Rucker Park is a basketball court in Harlem, Manhattan, New York City, at 155th Street and Frederick Douglass Boulevard across the street from the former Polo Grounds site; it is geographically at the base of a large cliff named Coogan's Bluff. Many who played at the park in the Rucker Tournament achieved a level of fame for their abilities, and several have gone on to play in the National Basketball Association (NBA).
Lincoln Correctional Facility is a minimum-security men's prison located at 31–33 West 110th Street in Manhattan, facing the north side of Central Park. Since 1991 it has been used primarily as a work-release center for drug offenders; however, around 5% of the roughly 275 inmates it houses are white collar criminals.
Harlem is a neighborhood in the northern section of the New York City borough of Manhattan. It is bounded roughly by Frederick Douglass Boulevard, St. Nicholas Avenue, and Morningside Park on the west; the Harlem River and 155th Street on the north; Fifth Avenue on the east; and Central Park North on the south. It is part of greater Harlem, an area that encompasses several other neighborhoods and extends west to the Hudson River, north to 155th Street, east to the East River, and south to 96th Street.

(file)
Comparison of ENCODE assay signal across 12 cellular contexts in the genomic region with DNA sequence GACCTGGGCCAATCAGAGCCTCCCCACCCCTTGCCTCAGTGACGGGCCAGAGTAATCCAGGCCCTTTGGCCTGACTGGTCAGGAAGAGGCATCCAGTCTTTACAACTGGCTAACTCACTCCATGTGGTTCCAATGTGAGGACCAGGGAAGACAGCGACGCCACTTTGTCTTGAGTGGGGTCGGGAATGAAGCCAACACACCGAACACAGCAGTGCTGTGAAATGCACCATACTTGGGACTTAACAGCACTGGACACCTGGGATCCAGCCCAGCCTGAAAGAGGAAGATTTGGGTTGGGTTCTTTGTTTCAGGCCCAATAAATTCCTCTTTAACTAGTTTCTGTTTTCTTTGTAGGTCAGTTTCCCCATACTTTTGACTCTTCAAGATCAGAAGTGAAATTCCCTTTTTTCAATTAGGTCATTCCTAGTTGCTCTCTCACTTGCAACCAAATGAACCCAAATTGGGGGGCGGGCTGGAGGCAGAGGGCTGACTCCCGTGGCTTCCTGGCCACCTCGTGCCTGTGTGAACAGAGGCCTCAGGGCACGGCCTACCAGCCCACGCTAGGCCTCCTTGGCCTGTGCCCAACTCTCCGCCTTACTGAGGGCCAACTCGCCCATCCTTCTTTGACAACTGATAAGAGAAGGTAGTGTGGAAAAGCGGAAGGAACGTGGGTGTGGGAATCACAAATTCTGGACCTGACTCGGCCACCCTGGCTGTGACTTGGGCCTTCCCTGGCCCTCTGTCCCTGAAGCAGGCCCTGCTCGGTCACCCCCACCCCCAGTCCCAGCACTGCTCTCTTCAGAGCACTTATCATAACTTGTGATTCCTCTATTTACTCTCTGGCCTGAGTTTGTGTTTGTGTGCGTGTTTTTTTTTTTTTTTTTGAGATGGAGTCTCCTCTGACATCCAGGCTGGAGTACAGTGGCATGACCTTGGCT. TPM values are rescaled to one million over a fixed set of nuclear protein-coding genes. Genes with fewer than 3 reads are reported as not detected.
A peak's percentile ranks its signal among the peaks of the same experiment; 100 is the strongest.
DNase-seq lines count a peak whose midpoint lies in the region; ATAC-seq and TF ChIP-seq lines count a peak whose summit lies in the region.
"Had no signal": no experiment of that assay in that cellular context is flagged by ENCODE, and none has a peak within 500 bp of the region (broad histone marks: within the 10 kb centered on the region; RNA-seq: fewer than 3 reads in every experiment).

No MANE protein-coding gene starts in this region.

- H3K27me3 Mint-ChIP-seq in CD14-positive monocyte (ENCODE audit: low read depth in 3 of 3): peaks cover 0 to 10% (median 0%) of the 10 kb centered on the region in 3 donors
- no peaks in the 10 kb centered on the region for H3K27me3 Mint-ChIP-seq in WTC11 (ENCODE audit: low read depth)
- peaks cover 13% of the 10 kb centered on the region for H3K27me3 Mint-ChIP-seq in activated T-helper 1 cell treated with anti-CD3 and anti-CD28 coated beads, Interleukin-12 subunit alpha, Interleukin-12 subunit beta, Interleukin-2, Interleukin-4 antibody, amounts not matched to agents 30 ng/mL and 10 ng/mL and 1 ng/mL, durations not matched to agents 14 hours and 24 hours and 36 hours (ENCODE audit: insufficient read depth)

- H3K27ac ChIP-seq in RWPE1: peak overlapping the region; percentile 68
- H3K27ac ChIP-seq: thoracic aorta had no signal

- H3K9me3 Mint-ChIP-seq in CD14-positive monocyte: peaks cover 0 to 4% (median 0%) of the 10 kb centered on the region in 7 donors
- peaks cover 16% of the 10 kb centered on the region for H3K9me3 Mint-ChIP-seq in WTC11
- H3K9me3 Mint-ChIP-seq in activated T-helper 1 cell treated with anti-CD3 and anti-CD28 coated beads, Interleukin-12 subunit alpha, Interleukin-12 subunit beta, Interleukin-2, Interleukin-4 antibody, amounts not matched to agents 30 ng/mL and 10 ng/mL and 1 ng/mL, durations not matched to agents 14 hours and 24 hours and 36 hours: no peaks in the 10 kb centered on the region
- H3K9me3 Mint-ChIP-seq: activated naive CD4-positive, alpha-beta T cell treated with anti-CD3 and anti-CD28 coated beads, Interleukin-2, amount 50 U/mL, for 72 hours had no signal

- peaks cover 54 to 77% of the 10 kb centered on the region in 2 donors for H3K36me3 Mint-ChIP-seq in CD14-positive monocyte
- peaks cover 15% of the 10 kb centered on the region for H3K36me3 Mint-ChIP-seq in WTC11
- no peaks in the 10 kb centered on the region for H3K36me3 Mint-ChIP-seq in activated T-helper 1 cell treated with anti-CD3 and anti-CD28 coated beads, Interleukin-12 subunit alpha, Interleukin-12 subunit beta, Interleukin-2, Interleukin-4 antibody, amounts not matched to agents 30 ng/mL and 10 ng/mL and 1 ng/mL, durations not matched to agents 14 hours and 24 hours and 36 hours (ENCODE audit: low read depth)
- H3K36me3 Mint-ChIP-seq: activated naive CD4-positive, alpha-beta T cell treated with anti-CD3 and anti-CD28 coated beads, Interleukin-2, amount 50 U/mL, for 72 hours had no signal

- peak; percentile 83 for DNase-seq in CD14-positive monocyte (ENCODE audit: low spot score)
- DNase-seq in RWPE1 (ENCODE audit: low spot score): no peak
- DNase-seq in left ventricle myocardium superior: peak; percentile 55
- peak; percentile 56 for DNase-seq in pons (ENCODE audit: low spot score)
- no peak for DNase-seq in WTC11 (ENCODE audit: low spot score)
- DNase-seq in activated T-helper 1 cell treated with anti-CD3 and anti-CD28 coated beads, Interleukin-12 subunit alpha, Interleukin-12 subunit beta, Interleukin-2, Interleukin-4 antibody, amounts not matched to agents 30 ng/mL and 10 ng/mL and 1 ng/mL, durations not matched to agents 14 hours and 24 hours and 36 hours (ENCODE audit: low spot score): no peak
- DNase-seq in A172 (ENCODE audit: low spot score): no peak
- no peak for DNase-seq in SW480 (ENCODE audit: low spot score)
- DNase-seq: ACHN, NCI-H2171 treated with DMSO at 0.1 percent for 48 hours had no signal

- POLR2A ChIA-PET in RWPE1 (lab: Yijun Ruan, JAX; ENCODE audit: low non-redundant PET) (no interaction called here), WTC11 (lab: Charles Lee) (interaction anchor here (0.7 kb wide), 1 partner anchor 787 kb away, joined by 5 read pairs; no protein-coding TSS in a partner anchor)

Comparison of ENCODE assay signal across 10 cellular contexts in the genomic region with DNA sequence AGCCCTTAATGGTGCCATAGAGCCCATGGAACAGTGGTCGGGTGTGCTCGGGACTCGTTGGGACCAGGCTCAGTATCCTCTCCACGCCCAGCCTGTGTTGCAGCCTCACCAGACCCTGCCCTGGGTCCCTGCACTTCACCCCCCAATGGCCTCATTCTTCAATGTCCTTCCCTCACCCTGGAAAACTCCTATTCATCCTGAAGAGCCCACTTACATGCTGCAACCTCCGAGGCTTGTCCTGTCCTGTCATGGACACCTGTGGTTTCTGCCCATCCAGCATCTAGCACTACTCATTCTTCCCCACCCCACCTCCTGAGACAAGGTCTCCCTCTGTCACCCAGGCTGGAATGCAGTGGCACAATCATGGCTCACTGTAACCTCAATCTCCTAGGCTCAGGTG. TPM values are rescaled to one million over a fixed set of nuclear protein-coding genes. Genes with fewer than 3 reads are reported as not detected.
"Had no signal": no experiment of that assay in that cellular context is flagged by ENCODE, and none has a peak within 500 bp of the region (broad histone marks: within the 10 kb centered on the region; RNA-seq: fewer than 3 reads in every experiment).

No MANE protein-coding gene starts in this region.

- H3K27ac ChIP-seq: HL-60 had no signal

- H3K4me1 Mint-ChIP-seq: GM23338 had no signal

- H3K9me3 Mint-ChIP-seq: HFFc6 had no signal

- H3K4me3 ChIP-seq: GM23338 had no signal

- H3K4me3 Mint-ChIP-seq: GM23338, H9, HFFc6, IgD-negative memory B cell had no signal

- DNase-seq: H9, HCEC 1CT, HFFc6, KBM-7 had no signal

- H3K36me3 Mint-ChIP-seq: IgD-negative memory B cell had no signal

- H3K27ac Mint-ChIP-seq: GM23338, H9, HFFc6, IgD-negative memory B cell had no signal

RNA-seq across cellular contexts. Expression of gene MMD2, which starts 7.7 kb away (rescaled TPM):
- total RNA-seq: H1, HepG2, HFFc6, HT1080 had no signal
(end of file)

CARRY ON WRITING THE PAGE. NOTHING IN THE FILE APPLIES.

St. Andrew's Episcopal Church is an historic Episcopal church located at 2067 Fifth Avenue at 127th Street in the neighborhood of Harlem in Manhattan, New York City. Built in 1872, it was designed by noted New York City architect Henry M. Congdon (1834–1922) in the Gothic Revival style. It features a 125 foot tall clock tower surmounted by a slate covered spire surrounded by four towerlets.
The Apollo Theater is a music hall located at 253 West 125th Street between Adam Clayton Powell Jr. Boulevard (formerly Seventh Avenue) and Frederick Douglass Boulevard (formerly Eighth Avenue) in the Harlem neighborhood of Manhattan, New York City. It is a noted venue for African-American performers, and is the home of Showtime at the Apollo, a nationally syndicated television variety show which showcased new talent, from 1987 to 2008, encompassing 1,093 episodes; the show was rebooted in 2018.